Genome-wide scan highlights the role of candidate genes on phenotypic plasticity for age at first calving in Nellore heifers

Lucio F. M. Mota, Fernando B. Lopes, Gerardo A. Fernandes Júnior, Guilherme J. M. Rosa, Ana F. B. Magalhães, Roberto Carvalheiro, Lucia G. Albuquerque
2020 Scientific Reports  
Age at first calving (AFC) plays an important role in the economic efficiency of beef cattle production. This trait can be affected by a combination of genetic and environmental factors, leading to physiological changes in response to heifers' adaptation to a wide range of environments. Genome-wide association studies through the reaction norm model were carried out to identify genomic regions associated with AFC in Nellore heifers, raised under different environmental conditions (EC). The SNP
more » ... ions (EC). The SNP effects for AFC were estimated in three EC levels (Low, Medium, and High, corresponding to average contemporary group effects on yearling body weight equal to 159.40, 228.6 and 297.6 kg, respectively), which unraveled shared and unique genomic regions for AFC in Low, Medium, and High EC levels, that varied according to the genetic correlation between AFC in different EC levels. The significant genomic regions harbored key genes that might play an important biological role in controlling hormone signaling and metabolism. Shared genomic regions among EC levels were identified on BTA 2 and 14, harboring candidate genes associated with energy metabolism (IGFBP2, IGFBP5, SHOX, SMARCAL1, LYN, RPS20, MOS, PLAG1, CHCD7, and SDR16C6). Gene set enrichment analyses identified important biological functions related to growth, hormone levels affecting female fertility, physiological processes involved in female pregnancy, gamete generation, ovulation cycle, and age at puberty. The genomic regions highlighted differences in the physiological processes linked to AFC in different EC levels and metabolic processes that support complex interactions between the gonadotropic axes and sexual precocity in Nellore heifers.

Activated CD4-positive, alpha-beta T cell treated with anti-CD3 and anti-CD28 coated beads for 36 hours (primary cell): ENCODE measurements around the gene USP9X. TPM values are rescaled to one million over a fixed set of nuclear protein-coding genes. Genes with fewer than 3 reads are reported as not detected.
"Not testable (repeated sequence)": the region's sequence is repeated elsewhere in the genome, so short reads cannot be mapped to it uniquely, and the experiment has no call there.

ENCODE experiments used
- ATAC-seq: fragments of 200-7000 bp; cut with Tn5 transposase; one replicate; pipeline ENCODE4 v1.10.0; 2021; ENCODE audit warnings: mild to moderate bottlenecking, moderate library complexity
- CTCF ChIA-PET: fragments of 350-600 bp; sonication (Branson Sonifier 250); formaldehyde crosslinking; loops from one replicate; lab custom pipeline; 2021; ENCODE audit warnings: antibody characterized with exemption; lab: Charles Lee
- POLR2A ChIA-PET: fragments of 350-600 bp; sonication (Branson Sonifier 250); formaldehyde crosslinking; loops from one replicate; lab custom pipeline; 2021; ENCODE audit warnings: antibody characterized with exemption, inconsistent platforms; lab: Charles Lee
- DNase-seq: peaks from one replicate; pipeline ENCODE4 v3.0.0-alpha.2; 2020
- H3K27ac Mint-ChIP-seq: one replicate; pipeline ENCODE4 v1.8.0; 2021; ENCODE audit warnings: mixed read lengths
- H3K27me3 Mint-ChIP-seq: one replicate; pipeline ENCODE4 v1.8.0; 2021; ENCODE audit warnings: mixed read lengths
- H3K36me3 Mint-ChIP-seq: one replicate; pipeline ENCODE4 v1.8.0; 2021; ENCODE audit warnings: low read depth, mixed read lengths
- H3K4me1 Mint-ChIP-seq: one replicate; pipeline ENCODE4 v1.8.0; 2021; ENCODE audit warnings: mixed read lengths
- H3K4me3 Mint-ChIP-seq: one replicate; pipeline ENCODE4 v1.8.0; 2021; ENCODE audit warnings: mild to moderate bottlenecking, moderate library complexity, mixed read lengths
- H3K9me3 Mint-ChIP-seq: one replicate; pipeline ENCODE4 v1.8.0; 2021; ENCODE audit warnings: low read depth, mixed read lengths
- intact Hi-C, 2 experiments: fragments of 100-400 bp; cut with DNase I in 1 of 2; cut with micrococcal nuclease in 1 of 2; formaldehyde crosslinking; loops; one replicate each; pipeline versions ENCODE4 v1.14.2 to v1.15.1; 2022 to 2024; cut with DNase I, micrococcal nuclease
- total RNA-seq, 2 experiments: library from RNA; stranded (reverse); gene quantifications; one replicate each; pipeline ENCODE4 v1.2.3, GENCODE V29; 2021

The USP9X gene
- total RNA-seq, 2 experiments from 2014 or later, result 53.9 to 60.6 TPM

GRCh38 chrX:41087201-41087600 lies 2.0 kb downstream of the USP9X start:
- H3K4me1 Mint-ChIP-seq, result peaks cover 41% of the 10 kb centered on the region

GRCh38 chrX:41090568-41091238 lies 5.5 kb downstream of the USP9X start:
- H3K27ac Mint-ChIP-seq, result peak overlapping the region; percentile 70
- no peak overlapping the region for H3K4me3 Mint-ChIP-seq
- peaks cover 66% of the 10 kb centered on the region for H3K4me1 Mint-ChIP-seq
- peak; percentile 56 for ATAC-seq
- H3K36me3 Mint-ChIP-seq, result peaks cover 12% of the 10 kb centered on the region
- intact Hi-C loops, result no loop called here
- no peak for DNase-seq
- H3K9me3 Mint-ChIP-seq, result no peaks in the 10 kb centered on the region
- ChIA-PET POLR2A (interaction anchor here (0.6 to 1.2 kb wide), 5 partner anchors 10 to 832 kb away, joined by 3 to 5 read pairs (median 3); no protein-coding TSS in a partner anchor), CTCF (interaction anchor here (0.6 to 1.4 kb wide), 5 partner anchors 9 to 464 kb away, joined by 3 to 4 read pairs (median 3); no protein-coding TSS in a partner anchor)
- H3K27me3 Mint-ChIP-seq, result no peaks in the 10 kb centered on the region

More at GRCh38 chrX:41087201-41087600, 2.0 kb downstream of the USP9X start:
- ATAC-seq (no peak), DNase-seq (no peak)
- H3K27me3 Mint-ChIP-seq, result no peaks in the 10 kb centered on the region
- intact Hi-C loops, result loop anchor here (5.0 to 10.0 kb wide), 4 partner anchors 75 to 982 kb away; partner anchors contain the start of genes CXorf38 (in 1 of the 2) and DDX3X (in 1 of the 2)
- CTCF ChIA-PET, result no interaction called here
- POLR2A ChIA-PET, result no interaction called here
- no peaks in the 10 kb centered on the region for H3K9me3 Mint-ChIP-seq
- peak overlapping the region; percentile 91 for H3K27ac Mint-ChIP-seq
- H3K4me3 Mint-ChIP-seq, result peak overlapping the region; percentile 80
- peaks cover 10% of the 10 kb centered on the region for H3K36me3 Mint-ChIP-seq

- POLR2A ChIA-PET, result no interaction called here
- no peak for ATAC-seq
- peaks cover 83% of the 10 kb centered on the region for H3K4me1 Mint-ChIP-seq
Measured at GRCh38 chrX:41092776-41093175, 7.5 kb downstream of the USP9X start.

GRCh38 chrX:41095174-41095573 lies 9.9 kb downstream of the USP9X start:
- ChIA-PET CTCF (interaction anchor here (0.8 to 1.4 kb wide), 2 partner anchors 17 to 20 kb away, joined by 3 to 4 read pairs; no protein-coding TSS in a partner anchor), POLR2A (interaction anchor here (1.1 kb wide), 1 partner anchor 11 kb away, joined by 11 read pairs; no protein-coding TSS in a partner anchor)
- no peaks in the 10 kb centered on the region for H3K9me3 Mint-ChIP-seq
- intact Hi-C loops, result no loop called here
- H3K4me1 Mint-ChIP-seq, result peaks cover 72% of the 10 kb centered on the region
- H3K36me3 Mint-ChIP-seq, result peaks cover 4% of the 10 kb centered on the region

doi:10.1038/s41598-020-63516-4 pmid:32296097 fatcat:uam7chqynfahdmh2xqkxifdr6i